Enter the Thirsty Troll. You know, the Thirsty Troll frequently and often says “I don’t really have the palate for that, I can’t do what the two of you do.” I always tell him the same thing, and it really became prevalent on this trip. The fact that he’s not always out here tasting with us is exactly why I regard his opinion highly. Every guest reviewer we invite brings their own palate, their own experiences, and their own perspective. Sometimes, Hannah and I wonder if we’ve tasted enough that we pick up on things some of our readers wouldn’t. It sort of comes with the territory with doing as many tastings as we’ve done. But with the Thirsty Troll - he’s not really into cocktails and experimenting with booze like I am. He’s not really big on sours like Hannah. He enjoys beer, most beer, for what it is, and that goes the same for spirits, save a bit of a sweet tooth which has pulled him closer to some of the more fanciful stouts we’ve come across. The point of this is, that bringing the Thirsty Troll along was a near-perfect foil and temperance for my own opinion on the spirits.

For instance, I had said that there are 12 spirits, with several of those being infusions of base spirits. What I mean is, I believe Doundrins produces Vodka, Brandy, Rum and Gin and then there are offshoots of those such as Cherry Rum, Pumpkin Brandy, or Cucumber Vodka. They also offer a host of liqueurs which include Maple, Honey, and Elderflower. Now, to me, being quite cynical on this particular Sunday thought - "well that’s an easy way to appeal to the market and make money. Make some unaged spirits, infuse a bunch of those into flavored variations, and then make liqueurs out of your base spirits to maximize that even further." Don’t get me wrong, it’s a valid strategy. You can take your base spirit, you can take your vodka, and make liqueurs til the cows come home, and then charging a fair premium for each of those is a solid profitable strategy. I can respect that. Adding flavor variations to a base is a fantastic way to expand your customer base while not having to distill an entirely new product. What I sort of took issue with, is that some of this seemed so niche. The thoughts I voiced aloud to the the Thirsty Troll (TT) were:

Cru: How often are you going to use pumpkin brandy in a cocktail? Really, outside of fall or a holiday punch?

TT: Ha, I don’t know man, I don’t really like pumpkin, but yeah I guess that makes sense. Maybe some people just really like pumpkin old fashioneds when it's ninety outside.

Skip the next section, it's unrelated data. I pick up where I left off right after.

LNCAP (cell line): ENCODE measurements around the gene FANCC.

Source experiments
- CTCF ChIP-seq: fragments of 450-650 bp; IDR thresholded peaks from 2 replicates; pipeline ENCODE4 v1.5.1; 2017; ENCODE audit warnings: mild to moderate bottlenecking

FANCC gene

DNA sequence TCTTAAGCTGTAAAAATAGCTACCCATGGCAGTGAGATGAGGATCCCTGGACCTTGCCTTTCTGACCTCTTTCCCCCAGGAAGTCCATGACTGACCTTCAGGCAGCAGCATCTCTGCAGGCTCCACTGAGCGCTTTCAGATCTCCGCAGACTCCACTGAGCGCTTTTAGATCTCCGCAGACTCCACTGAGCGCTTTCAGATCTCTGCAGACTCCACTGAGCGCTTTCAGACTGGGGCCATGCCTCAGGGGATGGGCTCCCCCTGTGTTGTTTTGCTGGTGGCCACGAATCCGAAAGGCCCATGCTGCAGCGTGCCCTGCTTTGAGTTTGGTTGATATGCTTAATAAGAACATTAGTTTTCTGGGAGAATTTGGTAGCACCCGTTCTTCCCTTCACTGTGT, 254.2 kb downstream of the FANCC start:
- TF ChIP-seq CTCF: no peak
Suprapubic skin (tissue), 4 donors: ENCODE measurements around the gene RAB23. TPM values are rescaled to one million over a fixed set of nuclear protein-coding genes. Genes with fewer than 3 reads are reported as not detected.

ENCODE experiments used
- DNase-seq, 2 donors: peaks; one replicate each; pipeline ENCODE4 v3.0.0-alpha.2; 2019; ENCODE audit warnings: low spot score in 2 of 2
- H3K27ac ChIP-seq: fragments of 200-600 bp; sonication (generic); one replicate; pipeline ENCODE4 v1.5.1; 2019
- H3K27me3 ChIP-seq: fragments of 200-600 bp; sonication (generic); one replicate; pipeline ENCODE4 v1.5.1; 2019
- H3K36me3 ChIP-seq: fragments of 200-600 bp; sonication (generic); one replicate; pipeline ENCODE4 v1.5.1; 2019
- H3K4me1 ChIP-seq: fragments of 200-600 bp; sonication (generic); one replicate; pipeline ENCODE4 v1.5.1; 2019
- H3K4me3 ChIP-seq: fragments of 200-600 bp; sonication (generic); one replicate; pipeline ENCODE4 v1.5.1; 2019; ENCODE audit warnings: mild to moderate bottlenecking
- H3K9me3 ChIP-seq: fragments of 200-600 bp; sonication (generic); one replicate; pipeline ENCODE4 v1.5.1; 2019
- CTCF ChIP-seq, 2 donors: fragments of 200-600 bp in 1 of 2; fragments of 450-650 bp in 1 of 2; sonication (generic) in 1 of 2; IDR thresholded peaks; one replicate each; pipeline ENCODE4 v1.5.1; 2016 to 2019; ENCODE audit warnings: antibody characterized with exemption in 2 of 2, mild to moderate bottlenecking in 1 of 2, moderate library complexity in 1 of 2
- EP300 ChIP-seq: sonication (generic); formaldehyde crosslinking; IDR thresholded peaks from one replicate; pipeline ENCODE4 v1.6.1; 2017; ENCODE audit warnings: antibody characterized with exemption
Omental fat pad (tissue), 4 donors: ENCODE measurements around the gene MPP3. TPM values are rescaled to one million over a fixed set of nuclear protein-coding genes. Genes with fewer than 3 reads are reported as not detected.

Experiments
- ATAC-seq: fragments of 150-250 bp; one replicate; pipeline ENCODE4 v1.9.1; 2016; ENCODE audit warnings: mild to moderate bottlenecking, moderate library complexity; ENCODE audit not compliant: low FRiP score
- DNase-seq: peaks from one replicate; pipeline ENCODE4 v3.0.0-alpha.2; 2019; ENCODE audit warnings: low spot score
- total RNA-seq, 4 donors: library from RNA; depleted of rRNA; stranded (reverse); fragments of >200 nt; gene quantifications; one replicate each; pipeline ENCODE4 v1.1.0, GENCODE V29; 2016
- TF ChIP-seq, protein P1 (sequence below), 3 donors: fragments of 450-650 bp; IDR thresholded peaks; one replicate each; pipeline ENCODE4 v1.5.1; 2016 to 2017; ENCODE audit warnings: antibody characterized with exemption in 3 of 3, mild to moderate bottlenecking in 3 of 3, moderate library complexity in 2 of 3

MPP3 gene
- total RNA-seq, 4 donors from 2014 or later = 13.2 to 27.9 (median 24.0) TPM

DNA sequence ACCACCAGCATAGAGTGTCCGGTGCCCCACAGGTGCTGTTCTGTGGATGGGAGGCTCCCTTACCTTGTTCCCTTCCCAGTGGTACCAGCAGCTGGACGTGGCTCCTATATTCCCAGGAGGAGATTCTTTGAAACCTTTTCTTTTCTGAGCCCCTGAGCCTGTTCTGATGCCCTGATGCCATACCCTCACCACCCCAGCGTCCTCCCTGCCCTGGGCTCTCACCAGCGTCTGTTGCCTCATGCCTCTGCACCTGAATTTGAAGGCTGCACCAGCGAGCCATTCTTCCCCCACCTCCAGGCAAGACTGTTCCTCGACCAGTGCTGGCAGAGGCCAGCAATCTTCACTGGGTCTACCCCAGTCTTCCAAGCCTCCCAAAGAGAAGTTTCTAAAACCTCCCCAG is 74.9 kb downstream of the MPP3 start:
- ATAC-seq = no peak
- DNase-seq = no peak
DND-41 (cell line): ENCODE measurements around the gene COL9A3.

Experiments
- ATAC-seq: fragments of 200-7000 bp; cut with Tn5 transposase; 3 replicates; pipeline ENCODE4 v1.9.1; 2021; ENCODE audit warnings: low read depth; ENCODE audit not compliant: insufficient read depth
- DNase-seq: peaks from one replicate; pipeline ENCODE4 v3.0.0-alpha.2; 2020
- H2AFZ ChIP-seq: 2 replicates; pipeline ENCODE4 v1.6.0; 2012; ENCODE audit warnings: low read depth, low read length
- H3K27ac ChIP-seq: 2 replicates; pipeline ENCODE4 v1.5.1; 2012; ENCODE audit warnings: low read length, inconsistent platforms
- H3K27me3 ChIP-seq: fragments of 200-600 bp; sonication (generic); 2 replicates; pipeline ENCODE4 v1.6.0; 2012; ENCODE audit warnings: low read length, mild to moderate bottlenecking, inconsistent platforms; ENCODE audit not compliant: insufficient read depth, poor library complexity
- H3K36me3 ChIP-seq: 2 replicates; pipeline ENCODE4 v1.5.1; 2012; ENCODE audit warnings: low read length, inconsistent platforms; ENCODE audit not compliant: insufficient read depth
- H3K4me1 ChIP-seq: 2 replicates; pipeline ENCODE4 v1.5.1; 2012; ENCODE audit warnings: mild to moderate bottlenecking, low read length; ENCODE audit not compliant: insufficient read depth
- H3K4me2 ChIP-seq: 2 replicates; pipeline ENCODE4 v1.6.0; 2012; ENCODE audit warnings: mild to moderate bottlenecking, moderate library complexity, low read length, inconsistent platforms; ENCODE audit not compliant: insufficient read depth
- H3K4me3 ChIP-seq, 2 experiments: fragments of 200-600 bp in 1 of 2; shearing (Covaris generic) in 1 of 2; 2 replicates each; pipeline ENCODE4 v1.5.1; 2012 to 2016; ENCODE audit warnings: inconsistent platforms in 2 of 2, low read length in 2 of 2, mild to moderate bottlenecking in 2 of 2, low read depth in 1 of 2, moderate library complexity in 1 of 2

Cru: If you want cucumber vodka, why wouldn’t you infuse it yourself? Surely it will taste fresher, be cheaper and then you don’t have an entire bottle of cucumber vodka after you’re done with your Vodka Cucumber Collins.

TT: You have to remember though, maybe not everyone is going to go through the trouble of infusing their own booze. I sure as hell won’t. If I liked the cucumber stuff, I would want to come home and just mix it with something because I can’t be bothered to do all that work.

Boom. I definitely had to pause and think about that. You know, I’ve existed so long in the craft cocktail sphere and during COVID I delved so deeply and greedily into producing food, cooking, and crafting things at home that I had totally forgotten that’s far from everyone’s cup of tea and not everyone dedicates time to that sort of thing. That may sound obvious to some of you, but I assure you, the opposite is true. To me, it should be so obvious to do flavorings, infusions, syrups, and liqueurs yourself at home but that is just not everyone’s hobby or experience. It was a fantastic reminder from the Thirsty Troll. Then, in hindsight, some of these offerings didn’t seem so niche and there’s obviously a market for people who want a bottle of Pumpkin Brandy sitting on the shelf for when fall rolls around each year. I’m still going to always maintain to do your own infusions with stuff you grow yourself or from your local farmers market, but I definitely gained an appreciation - in hindsight - for the fact that Doundrins is putting in the work for those like the Thirsty Troll and offering local alternatives to the big name brands.

We opted to try spirits a la cart, a shot at a time. Don’t worry, I was not pounding shots on a Sunday afternoon, just tastes.

Cucumber Vodka (40% ABV) - This vodka poured fairly cloudy and smelled of newly cut cucumbers and then moved into fairly strong rubbing alcohol for aroma. With a slightly creamy mouthfeel, we picked up muddled cucumber juice right at the front and then that strong boozy burn. I would have liked a more prominent cucumber flavor.

The Thirsty Troll stated “It’s a shame the alcohol kinda wipes out the cucumber so quickly.”